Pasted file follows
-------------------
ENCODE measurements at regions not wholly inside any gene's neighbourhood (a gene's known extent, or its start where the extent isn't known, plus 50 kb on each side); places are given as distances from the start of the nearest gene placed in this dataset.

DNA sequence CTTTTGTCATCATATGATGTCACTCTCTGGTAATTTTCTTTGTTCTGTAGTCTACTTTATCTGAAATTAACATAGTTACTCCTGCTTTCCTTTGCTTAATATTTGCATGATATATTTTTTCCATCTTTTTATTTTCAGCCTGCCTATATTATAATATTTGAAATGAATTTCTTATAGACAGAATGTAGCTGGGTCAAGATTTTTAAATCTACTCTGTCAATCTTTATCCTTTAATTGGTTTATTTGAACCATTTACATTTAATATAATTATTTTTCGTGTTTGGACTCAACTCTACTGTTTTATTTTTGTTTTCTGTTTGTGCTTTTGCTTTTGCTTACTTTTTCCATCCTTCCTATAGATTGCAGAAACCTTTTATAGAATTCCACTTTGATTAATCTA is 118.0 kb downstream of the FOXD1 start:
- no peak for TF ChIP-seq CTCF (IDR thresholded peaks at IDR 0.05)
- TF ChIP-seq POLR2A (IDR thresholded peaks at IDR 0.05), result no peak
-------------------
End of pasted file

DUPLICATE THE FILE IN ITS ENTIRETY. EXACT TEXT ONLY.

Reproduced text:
ENCODE measurements at regions not wholly inside any gene's neighbourhood (a gene's known extent, or its start where the extent isn't known, plus 50 kb on each side); places are given as distances from the start of the nearest gene placed in this dataset.

DNA sequence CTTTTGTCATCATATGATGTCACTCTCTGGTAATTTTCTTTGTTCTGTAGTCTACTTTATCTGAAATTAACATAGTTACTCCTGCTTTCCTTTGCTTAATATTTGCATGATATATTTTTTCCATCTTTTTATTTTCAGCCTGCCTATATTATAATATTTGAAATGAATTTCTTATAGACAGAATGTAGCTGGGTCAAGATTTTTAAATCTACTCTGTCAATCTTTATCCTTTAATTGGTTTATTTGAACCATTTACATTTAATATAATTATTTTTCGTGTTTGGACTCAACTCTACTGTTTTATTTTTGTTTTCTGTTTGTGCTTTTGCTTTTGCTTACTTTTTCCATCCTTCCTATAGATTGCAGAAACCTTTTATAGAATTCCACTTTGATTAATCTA is 118.0 kb downstream of the FOXD1 start:
- no peak for TF ChIP-seq CTCF (IDR thresholded peaks at IDR 0.05)
- TF ChIP-seq POLR2A (IDR thresholded peaks at IDR 0.05), result no peak